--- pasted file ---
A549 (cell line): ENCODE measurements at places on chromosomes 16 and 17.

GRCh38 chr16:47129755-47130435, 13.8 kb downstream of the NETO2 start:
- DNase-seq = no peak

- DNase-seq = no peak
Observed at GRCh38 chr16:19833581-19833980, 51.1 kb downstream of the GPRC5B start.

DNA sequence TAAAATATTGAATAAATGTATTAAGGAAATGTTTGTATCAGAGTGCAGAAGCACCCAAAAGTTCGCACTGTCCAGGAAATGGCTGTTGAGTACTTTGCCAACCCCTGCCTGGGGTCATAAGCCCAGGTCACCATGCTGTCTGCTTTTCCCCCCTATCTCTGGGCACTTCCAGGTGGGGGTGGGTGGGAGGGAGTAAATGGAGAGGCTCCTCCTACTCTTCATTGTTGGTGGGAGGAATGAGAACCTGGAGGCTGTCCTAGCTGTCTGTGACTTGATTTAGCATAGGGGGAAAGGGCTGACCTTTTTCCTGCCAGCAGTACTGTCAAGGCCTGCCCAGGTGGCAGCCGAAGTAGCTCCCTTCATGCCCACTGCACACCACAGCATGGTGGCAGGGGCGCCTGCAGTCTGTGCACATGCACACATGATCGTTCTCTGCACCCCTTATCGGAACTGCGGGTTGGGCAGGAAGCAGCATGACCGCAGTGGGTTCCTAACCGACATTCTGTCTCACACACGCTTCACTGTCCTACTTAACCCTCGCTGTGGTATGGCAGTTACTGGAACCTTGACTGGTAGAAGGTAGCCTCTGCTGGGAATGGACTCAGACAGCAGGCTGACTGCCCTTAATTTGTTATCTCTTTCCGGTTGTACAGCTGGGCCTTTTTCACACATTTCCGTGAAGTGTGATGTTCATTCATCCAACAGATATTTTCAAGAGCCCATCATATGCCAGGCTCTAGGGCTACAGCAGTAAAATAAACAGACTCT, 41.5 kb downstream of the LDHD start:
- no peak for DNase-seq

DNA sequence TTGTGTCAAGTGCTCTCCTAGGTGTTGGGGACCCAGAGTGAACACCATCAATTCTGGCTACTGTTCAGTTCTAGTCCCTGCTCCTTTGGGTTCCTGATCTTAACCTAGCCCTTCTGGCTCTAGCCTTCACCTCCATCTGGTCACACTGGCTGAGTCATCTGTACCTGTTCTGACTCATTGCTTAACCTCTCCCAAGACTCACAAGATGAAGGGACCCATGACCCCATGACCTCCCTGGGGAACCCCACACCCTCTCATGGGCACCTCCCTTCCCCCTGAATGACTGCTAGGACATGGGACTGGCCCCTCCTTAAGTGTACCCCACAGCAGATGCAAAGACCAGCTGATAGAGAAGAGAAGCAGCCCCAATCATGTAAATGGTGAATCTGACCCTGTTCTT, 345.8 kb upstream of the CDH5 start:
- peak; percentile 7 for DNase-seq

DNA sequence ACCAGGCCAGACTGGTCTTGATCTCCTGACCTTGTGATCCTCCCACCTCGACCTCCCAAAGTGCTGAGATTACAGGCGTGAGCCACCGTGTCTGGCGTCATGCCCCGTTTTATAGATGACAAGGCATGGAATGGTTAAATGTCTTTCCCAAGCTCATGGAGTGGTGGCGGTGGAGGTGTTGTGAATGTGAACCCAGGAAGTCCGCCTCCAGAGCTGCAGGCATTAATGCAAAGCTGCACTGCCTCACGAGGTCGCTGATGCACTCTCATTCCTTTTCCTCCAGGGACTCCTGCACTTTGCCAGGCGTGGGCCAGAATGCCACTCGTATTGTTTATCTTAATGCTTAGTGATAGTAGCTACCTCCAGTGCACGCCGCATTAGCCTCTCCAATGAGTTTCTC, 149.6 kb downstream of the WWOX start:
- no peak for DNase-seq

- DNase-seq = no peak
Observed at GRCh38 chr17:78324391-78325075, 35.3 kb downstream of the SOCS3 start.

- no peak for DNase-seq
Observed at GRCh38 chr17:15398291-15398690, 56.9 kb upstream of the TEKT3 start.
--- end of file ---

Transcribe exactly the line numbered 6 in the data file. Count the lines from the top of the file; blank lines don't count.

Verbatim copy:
DNA sequence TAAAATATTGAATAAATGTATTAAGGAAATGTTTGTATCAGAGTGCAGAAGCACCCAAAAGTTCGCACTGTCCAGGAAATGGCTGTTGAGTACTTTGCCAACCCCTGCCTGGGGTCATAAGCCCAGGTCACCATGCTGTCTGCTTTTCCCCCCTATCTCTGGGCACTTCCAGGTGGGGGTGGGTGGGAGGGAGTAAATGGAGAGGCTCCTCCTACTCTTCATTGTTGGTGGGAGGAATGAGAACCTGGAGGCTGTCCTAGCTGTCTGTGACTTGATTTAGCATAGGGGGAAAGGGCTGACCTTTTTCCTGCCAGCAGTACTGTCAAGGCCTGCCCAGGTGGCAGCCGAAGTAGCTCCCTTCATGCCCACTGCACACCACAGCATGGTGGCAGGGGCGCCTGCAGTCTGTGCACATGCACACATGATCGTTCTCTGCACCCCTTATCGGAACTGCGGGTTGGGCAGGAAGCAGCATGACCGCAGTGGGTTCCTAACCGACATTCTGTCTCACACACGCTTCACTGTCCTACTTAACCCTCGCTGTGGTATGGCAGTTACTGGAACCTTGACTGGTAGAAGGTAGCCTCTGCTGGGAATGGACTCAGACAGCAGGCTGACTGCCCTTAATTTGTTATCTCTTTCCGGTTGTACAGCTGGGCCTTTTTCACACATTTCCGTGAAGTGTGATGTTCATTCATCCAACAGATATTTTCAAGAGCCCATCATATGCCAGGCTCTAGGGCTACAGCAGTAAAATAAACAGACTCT, 41.5 kb downstream of the LDHD start: